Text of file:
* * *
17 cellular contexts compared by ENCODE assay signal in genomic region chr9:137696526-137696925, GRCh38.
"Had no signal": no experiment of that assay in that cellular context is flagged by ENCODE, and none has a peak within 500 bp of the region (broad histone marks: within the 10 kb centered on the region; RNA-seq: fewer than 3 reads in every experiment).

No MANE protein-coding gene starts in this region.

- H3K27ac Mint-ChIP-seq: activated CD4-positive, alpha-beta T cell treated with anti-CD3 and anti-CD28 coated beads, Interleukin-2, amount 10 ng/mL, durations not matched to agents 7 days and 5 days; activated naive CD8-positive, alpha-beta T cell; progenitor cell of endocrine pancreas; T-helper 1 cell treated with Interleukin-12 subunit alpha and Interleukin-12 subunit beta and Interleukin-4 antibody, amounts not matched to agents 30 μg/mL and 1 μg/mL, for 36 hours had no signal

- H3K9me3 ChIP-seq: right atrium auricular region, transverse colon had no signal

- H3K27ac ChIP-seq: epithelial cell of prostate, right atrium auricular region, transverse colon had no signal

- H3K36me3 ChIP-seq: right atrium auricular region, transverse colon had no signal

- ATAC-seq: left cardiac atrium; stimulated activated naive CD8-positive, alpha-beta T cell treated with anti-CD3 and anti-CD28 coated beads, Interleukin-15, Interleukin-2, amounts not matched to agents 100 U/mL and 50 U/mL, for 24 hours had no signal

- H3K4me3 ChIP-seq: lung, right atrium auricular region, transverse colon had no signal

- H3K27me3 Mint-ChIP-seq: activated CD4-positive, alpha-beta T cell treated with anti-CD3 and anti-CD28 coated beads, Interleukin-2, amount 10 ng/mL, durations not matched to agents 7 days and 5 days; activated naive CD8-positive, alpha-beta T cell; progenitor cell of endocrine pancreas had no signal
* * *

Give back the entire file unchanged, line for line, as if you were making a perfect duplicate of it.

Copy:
17 cellular contexts compared by ENCODE assay signal in genomic region chr9:137696526-137696925, GRCh38.
"Had no signal": no experiment of that assay in that cellular context is flagged by ENCODE, and none has a peak within 500 bp of the region (broad histone marks: within the 10 kb centered on the region; RNA-seq: fewer than 3 reads in every experiment).

No MANE protein-coding gene starts in this region.

- H3K27ac Mint-ChIP-seq: activated CD4-positive, alpha-beta T cell treated with anti-CD3 and anti-CD28 coated beads, Interleukin-2, amount 10 ng/mL, durations not matched to agents 7 days and 5 days; activated naive CD8-positive, alpha-beta T cell; progenitor cell of endocrine pancreas; T-helper 1 cell treated with Interleukin-12 subunit alpha and Interleukin-12 subunit beta and Interleukin-4 antibody, amounts not matched to agents 30 μg/mL and 1 μg/mL, for 36 hours had no signal

- H3K9me3 ChIP-seq: right atrium auricular region, transverse colon had no signal

- H3K27ac ChIP-seq: epithelial cell of prostate, right atrium auricular region, transverse colon had no signal

- H3K36me3 ChIP-seq: right atrium auricular region, transverse colon had no signal

- ATAC-seq: left cardiac atrium; stimulated activated naive CD8-positive, alpha-beta T cell treated with anti-CD3 and anti-CD28 coated beads, Interleukin-15, Interleukin-2, amounts not matched to agents 100 U/mL and 50 U/mL, for 24 hours had no signal

- H3K4me3 ChIP-seq: lung, right atrium auricular region, transverse colon had no signal

- H3K27me3 Mint-ChIP-seq: activated CD4-positive, alpha-beta T cell treated with anti-CD3 and anti-CD28 coated beads, Interleukin-2, amount 10 ng/mL, durations not matched to agents 7 days and 5 days; activated naive CD8-positive, alpha-beta T cell; progenitor cell of endocrine pancreas had no signal